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January 15th, 2014 ~ Vol. 84 No. 2
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Crowsnest Pass Herald Front Page
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S.C. RUDEGAN
Feature Writer
What do you do when you’ve purchased something ridiculously expensive – a foreign convertible, the 12-seater hot tub, a sophisticated in-home cinema – and then discover that it doesn’t meet your needs. That it’s fussy to own and expensive to maintain. And you feel like an idiot every time you see it, because it’s a reminder of something you’ve done wrong.

That’s the situation facing Council. What do we do with our “brand,” our “Naturally Rewarding,” $250,000+ Lamborghini. We can’t get a refund, even though it was ridiculously expensive. We have no idea if it meets our needs because we don't know if the right questions were asked before it was purchased. And if we keep using it, is it throwing good money after bad?

Some of those I’ve talked with believe we should scrap the “brand” – the signage, the stationery, the convoluted identity and start from the beginning.

Others believe that since we’ve already paid for the Lamborghini of logos, we might as well get some use out of it. At least take it for a few spins around the block.

Then there are those who couldn’t care a less what Council does because they don’t believe a “brand” makes any difference to whether people visit, stay or invest in our community. It’s style over substance, fluff instead of relevance, quiche not meat and potatoes.

I’m not sure which option is right. Before I can decide, I need to know exactly how “Naturally Rewarding” makes our community a better place to visit, live and invest in. Does anyone in our community know the answer to that question?

Because before we decide whether to scrap, adapt or ignore the “brand” we have to be very clear about what we hope to achieve by using it. Is it to increase tourism? If so, how can we measure whether “Naturally Rewarding” achieves that objective. Does the “brand” represent what is unique about this area? Does it compel people to come here and spend money? Does it serve as a beam of light for local residents and businesses who work in the tourism industry?

Or is the “brand’s” purpose to inspire residents? Does it capture what makes us proud to live here? And if it does, what is the benefit to our community, in tangible terms, of having a brand? Does “Naturally Rewarding” make us want to be better citizens? Does it inspire us to volunteer? If we see the “Naturally Rewarding” flags flapping in the winter breeze, does it fill our heart with community spirit and encourage us to bend down and pick up some litter?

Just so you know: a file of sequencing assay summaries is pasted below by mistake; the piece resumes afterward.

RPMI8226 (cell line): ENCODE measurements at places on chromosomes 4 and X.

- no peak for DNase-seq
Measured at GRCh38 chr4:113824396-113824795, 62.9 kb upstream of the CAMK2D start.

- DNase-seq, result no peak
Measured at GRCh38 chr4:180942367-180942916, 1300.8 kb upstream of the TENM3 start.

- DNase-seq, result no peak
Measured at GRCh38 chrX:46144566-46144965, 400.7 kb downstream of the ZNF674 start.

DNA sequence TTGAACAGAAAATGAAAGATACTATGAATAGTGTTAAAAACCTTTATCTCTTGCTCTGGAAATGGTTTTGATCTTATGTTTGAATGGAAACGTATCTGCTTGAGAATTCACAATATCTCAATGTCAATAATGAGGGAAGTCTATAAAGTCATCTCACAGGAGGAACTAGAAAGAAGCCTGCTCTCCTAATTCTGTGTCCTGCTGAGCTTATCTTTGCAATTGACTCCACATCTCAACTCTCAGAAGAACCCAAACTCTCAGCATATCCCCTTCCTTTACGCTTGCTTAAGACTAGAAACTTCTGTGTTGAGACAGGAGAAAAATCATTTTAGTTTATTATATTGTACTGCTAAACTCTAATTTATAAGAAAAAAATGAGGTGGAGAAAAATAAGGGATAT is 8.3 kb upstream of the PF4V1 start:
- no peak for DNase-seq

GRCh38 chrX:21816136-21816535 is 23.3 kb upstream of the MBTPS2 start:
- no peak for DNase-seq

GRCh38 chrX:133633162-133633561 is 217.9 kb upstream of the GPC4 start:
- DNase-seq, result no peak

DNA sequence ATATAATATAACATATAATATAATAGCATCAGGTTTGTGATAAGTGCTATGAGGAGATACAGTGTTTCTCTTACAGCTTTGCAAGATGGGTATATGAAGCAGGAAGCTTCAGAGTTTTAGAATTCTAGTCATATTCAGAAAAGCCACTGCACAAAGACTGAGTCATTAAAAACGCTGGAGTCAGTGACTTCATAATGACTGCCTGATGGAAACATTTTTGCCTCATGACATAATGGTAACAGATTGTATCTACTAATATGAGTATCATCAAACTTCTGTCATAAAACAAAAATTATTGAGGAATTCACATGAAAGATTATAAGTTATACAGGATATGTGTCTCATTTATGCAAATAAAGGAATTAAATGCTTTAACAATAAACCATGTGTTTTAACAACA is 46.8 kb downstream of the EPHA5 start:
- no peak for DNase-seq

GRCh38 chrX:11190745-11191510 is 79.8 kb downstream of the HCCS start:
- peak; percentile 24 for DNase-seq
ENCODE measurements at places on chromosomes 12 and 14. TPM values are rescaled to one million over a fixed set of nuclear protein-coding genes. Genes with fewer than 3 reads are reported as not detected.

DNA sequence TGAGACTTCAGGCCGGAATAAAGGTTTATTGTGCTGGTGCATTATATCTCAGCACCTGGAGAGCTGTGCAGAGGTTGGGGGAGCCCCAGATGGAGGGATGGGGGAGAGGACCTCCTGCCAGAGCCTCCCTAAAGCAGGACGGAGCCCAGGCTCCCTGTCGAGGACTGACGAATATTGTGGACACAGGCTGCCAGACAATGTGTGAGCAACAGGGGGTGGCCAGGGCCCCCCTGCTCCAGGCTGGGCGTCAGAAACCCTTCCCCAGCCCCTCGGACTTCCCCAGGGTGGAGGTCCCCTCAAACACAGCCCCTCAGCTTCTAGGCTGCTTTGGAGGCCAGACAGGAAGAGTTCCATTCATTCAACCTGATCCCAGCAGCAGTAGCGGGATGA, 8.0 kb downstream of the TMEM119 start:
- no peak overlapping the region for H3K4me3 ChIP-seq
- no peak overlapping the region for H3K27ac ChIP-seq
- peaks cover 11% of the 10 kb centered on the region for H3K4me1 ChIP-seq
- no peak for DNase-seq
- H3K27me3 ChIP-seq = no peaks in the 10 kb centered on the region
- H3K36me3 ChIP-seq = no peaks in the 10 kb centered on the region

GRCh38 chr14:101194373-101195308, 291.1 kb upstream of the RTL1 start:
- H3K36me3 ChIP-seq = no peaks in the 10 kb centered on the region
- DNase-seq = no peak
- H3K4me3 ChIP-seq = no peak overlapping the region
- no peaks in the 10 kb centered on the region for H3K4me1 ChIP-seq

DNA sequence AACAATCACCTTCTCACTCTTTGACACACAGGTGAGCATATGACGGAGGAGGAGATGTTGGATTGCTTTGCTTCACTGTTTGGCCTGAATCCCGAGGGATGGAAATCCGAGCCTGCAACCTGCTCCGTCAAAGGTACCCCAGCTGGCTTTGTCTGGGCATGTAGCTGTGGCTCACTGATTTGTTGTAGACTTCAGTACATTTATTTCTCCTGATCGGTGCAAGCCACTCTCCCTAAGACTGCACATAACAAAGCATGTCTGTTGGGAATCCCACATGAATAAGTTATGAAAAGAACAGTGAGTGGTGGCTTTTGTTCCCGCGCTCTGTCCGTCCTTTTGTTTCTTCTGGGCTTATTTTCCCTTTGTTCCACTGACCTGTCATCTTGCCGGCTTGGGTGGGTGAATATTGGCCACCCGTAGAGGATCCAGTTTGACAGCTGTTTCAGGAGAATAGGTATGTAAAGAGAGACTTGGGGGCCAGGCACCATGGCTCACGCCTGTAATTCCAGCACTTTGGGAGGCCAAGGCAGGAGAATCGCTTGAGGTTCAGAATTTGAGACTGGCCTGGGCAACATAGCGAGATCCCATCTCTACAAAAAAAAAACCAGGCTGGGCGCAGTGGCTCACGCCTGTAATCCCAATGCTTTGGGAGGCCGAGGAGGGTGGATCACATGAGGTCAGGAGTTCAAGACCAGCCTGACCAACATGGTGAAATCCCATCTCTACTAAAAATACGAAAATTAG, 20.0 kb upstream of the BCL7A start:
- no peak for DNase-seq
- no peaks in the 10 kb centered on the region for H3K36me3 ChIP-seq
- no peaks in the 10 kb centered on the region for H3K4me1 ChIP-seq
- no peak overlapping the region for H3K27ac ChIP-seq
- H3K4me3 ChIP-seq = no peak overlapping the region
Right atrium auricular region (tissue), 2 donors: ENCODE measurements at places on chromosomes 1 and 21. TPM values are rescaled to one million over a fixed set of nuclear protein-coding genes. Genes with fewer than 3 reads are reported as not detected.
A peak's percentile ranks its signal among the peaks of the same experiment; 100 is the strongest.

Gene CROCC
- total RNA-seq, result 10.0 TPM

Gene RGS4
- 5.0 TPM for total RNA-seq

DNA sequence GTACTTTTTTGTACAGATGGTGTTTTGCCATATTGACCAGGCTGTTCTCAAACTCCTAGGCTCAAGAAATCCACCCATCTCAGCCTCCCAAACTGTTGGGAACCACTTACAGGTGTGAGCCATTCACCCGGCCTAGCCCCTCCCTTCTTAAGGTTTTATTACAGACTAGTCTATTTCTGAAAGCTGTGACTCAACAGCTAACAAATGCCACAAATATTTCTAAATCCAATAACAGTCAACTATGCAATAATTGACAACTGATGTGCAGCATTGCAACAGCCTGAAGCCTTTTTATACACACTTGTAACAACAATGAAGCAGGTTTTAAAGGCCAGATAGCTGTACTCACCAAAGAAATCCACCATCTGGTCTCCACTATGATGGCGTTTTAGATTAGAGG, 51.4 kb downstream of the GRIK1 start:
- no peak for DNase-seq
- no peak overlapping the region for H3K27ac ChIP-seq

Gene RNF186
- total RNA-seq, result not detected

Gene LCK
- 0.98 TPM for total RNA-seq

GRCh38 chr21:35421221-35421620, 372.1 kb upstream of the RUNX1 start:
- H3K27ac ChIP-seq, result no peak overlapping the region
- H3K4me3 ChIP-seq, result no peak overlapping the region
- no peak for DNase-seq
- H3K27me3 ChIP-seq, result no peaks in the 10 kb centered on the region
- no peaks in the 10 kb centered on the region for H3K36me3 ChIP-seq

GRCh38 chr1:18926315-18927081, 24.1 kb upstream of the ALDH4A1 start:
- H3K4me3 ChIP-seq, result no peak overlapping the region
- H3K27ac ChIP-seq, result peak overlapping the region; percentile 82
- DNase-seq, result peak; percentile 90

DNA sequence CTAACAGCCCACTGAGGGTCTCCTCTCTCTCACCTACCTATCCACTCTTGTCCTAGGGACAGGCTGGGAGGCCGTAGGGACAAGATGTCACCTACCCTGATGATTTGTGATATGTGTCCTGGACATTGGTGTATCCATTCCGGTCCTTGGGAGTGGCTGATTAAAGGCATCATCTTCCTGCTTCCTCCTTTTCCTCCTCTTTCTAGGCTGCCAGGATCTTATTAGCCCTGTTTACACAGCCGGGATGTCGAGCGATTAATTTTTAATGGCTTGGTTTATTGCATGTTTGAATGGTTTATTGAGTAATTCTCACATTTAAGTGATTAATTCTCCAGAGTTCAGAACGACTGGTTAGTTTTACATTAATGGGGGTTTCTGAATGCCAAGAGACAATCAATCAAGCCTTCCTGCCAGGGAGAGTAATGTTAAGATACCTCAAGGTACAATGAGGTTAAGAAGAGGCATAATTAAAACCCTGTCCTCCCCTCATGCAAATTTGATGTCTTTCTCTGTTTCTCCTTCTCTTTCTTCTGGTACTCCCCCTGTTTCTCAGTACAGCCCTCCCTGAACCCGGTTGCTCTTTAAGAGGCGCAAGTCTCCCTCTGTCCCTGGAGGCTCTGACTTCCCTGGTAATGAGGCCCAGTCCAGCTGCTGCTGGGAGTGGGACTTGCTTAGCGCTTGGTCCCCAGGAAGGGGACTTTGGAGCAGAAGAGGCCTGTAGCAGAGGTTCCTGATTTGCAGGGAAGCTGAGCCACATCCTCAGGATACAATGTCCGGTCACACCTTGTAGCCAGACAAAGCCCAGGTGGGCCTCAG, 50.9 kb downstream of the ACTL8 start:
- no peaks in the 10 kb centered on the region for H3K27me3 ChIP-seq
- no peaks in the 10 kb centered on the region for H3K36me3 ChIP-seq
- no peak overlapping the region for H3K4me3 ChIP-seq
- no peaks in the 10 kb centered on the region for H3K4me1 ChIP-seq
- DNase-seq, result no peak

Is the “brand’s” objective to make new businesses locate to the Crowsnest Pass and encourage existing owners to stay? How will it do that? Can business owners hitch their business plans to the “brand”? Do they feel a synergy that comes from everyone working towards a common goal – does the “brand” represent that goal? How can we connect our “brand” to those of the communities around us?

Someone wise once said that every good answer starts with the right question. If somewhere in the catacombs of the Town Office there is evidence that the experts and expensive external consultants pondered these questions and “Naturally Rewarding” is the one, true answer then share that information with the public and stick with what we’ve got.

But if the answers aren’t there, if we haven’t asked the right questions, if we’ve put an expensive car on the road without even knowing why we bought it and whether we can afford the maintenance, then I think we need to do some soul-searching. We need to figure out who we are as a community, what we want to achieve, and how we plan to get there. And how does a “brand” make that an easier, more focused, more profitable journey.

Branding is more than a catchy name, a colourful logo and tattered flags flapping in the breeze. It should be a powerful synthesis of what makes us distinct. It must be the answer to the important questions.

And it doesn’t have to be expensive. It just has to be right.
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January 15th ~ Vol. 84 No. 2
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